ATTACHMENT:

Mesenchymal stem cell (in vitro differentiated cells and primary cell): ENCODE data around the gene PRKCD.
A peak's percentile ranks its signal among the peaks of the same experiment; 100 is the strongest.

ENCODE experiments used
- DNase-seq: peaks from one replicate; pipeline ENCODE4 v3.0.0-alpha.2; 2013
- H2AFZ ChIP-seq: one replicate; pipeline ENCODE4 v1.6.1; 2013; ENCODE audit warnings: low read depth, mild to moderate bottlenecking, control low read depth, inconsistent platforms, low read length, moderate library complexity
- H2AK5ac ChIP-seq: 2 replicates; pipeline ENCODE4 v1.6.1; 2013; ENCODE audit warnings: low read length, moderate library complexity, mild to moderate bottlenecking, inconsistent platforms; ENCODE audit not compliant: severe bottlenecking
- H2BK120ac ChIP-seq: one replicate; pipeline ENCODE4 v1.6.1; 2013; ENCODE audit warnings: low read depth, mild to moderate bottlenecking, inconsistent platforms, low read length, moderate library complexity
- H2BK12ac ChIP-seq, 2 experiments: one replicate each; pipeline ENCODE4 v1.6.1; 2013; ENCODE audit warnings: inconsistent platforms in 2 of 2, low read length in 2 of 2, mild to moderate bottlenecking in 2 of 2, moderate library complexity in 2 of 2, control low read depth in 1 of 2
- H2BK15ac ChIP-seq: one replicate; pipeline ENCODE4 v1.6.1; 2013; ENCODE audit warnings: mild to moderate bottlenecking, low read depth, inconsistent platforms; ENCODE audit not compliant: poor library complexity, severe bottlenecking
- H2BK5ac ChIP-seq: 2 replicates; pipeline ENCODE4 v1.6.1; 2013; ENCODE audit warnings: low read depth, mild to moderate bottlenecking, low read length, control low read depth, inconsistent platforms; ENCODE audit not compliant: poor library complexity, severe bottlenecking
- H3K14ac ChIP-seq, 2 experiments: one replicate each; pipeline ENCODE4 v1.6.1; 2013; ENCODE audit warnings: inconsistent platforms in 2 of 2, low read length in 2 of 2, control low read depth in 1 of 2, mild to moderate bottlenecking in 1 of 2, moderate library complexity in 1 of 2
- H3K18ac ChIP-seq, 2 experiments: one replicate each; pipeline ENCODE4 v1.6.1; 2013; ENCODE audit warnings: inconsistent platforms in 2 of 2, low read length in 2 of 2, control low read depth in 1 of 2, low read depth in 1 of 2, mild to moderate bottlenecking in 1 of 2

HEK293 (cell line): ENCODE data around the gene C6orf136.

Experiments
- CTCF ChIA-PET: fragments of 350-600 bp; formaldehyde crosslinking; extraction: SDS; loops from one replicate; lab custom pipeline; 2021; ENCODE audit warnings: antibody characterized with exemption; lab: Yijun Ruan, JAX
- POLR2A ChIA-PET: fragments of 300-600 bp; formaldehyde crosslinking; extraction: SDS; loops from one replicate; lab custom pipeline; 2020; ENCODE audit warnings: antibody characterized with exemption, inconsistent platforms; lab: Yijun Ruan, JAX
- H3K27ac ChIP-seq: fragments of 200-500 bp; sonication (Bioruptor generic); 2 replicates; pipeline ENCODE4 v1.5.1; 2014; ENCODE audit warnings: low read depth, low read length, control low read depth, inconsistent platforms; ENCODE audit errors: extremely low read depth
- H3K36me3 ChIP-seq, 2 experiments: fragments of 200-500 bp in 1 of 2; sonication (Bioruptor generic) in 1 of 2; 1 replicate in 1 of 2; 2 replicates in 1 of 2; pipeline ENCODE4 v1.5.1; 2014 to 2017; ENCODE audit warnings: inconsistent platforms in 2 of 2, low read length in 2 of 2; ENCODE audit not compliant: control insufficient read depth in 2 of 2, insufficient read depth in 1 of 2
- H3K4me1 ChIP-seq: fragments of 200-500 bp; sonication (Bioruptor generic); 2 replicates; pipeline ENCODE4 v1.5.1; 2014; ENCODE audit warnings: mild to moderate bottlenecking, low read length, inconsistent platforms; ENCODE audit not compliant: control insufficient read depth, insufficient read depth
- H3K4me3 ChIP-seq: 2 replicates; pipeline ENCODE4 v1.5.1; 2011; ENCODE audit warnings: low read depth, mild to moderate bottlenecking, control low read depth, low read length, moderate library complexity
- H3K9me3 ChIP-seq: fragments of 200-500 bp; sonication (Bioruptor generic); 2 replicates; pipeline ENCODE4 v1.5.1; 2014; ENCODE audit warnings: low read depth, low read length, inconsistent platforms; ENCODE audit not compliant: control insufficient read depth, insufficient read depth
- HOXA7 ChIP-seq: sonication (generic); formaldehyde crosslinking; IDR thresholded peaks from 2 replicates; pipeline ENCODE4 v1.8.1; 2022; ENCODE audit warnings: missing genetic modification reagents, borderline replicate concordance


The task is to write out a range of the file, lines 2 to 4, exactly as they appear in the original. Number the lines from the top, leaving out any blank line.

A peak's percentile ranks its signal among the peaks of the same experiment; 100 is the strongest.

ENCODE experiments used
- DNase-seq: peaks from one replicate; pipeline ENCODE4 v3.0.0-alpha.2; 2013